Is ICP monitoring useful for all patients with moderate and sever | 49765

Journal of Neurology & Neurophysiology

ISSN - 2155-9562

Is ICP monitoring useful for all patients with moderate and severe head injury? an institutional experience in a tire 2 city

Joint Event on 22nd International Conference on Neurology and Neurophysiology & 23rd International Conference on Neurology and Neurosurgery

April 23-24, 2018 Rome, Italy

Dr Sai Kiran

Meenakshi mission hospital and research centre, India

Posters & Accepted Abstracts: J Neurol Neurophysiol

Abstract :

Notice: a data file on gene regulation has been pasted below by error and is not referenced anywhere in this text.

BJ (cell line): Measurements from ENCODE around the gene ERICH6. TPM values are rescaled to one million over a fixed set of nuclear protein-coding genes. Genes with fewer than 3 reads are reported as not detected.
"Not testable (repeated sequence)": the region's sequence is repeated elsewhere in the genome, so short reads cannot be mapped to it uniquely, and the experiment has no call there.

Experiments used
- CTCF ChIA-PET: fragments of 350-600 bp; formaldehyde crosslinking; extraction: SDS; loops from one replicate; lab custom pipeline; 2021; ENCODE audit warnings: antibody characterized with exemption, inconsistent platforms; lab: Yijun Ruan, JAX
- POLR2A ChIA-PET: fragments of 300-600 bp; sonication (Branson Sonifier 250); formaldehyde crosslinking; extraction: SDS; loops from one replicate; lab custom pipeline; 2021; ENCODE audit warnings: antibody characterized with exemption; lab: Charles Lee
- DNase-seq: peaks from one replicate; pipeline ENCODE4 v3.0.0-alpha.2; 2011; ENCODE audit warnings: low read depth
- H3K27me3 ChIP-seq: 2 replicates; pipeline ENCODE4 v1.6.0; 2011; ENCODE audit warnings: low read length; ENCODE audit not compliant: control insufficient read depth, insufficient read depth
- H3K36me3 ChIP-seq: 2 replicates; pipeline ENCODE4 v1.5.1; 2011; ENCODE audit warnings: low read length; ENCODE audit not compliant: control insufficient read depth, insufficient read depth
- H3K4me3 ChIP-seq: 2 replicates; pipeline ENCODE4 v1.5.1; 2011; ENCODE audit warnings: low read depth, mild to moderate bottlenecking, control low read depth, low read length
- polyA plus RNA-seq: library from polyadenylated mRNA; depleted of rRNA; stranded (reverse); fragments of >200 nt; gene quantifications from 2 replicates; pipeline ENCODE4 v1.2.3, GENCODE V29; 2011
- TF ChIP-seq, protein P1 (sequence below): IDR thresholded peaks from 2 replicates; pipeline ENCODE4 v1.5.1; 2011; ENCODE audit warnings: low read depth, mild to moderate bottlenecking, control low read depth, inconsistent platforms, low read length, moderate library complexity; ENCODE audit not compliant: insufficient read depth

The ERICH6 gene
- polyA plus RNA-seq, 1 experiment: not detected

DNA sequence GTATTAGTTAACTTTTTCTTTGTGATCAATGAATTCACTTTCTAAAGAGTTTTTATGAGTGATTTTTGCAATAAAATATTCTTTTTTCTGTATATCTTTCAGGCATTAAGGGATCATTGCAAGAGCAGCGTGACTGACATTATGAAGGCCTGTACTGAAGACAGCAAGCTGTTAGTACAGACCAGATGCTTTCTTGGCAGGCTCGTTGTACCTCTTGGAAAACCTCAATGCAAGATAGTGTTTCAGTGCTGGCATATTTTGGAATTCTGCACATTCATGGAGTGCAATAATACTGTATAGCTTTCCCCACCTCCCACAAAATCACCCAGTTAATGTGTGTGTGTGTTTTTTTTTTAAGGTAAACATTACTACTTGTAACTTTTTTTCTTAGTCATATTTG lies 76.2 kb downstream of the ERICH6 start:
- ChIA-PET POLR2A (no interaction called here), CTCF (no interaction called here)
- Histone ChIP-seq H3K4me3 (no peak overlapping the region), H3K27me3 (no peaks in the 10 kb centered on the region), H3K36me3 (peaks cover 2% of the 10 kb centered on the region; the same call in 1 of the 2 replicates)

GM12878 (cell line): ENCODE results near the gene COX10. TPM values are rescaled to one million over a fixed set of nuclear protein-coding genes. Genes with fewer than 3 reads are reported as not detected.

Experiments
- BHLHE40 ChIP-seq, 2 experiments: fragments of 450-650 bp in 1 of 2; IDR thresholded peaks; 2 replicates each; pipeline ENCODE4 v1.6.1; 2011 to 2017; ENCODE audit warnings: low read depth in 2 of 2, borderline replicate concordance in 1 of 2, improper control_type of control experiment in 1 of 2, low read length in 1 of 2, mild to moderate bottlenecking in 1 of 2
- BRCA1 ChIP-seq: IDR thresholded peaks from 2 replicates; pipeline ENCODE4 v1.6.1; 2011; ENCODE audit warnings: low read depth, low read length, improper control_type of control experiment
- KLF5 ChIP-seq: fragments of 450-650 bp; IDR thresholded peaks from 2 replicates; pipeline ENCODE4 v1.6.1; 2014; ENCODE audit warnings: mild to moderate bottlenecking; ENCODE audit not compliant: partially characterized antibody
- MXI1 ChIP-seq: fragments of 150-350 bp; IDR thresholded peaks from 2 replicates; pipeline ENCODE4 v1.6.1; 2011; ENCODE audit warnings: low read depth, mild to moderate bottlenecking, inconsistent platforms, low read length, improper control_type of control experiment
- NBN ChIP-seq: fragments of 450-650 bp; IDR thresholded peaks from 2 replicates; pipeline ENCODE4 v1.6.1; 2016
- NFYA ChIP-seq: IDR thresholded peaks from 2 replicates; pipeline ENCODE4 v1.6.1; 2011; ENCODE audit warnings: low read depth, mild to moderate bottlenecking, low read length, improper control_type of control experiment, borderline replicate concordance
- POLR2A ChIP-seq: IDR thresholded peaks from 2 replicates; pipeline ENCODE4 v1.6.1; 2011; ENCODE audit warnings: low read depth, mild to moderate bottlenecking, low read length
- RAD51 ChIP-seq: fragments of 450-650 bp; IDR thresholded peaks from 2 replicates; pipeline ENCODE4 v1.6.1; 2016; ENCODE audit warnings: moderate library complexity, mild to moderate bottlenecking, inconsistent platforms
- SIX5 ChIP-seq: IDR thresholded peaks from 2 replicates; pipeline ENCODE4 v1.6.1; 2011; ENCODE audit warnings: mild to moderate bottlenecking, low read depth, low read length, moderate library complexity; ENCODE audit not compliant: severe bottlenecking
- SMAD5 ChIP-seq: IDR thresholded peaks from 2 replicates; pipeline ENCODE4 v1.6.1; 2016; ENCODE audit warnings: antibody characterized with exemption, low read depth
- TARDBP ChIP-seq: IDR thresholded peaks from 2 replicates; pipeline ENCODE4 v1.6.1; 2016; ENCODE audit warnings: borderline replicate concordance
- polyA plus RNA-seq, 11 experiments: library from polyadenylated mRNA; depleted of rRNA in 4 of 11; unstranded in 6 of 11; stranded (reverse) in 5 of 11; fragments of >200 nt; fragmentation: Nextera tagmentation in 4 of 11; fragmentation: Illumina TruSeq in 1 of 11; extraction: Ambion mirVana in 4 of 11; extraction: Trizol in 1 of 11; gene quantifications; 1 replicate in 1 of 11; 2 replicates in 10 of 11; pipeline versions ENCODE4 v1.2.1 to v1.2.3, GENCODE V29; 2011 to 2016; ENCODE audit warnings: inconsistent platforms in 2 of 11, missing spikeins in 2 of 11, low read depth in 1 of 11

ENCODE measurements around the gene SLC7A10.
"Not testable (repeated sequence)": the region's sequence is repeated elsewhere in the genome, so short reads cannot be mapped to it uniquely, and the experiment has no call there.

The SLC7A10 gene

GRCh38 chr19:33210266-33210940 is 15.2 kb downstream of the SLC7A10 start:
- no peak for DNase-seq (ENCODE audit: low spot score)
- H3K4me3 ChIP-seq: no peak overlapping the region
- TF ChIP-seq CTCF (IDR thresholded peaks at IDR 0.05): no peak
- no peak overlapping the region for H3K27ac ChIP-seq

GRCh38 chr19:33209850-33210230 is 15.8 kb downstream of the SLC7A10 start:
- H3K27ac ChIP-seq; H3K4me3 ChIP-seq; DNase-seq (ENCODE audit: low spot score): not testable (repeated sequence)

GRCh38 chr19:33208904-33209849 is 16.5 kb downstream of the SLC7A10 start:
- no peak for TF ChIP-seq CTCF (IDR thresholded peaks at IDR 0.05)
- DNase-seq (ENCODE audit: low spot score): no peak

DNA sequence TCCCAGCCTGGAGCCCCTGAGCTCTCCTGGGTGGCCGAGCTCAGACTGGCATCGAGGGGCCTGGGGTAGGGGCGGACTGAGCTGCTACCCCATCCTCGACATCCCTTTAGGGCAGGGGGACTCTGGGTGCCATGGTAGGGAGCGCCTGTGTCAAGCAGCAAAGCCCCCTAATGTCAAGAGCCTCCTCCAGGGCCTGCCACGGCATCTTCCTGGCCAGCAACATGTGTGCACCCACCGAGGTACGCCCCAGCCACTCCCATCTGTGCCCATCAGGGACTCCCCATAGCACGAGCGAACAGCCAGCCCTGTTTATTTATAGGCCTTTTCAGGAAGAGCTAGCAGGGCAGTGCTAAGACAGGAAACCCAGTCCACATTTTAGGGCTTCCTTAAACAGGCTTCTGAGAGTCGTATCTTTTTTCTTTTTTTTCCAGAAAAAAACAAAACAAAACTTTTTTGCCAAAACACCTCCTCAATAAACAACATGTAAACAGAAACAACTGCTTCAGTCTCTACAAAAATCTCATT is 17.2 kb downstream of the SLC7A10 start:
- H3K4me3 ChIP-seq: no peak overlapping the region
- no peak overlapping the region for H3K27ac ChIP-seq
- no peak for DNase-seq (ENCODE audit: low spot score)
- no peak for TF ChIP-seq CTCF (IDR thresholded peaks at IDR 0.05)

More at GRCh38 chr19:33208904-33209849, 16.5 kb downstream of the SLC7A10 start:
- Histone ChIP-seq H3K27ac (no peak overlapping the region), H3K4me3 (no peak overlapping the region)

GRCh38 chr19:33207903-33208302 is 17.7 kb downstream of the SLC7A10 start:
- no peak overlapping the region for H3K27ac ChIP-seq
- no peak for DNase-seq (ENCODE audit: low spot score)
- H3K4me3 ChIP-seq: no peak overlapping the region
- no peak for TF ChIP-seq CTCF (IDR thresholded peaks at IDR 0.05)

Introduction: Prevention of secondary injury to brain by regulating the cerebral perfusion pressure (CPP) is the single most important target in management of traumatic brain injury patients. Maintaining the Intracranial pressure (ICP) at optimal levels is paramount in achieving that target. With the advent of recent imaging and monitoring modalities, more reliable, precise and rapid ICP measurement is made possible. Various techniques were proposed to monitor ICP like optic nerve sheathe diameter ONSD (optic nerve sheath diameter) measurement, intraparenchymal and ventricular ICP measurement, etc. We like to share our experience in managing traumatic brain injury patients with the help of intraparenchymal ICP monitoring, mainly comparing the ICP, cisternal effacement in initial CT (Computed Tomography) brain and ONSD Materials & Methodology: Thirty-nine patients of traumatic brain injury were managed with intraparenchymal ICP monitoring in the past 18 months in our institute. An initial CT brain was taken at the time of admission and cistern effacement score (CES) and ONSD were noted. Continuous ICP monitoring was done in all these patients and three groups were divided, Group1 ΓΆΒ?Β? patients who never had even a single reading of ICP more than 20 mmHg, Group2 ΓΆΒ?Β? those who had occasional spikes of ICP more than 20 mmHg for not more than 15 mins and immediately controlled with antiedema measures and Group3 ΓΆΒ?Β? those whose ICP is persistently high and needed decompressive craniectomy. Results: Out of the 39 patients, 95 % (37) were males and 5 % (2) were females. 79 % (31) were admitted with severe head injury and 21 %( 8) with moderate head injury. 11 patients came under Group 1, 23 under Group 2 and 5 under Group 3. Mean CES in Group1 was 3.81, Group2 was 7.08 and Group3 was 10.2 with significant (P=0.000002) difference. Twenty-one had CES>6 out of which 23.8% (5) needed decompression but out of 18 whose CES was 6 or less never needed decompression. Conclusions: CES in the initial CT brain may be a reliable factor for predicting the ICP and the need for decompressive surgery. In economically restrained countries like India the invasive and expensive ICP monitoring may be of more useful in traumatic brain injury patients with CES>6.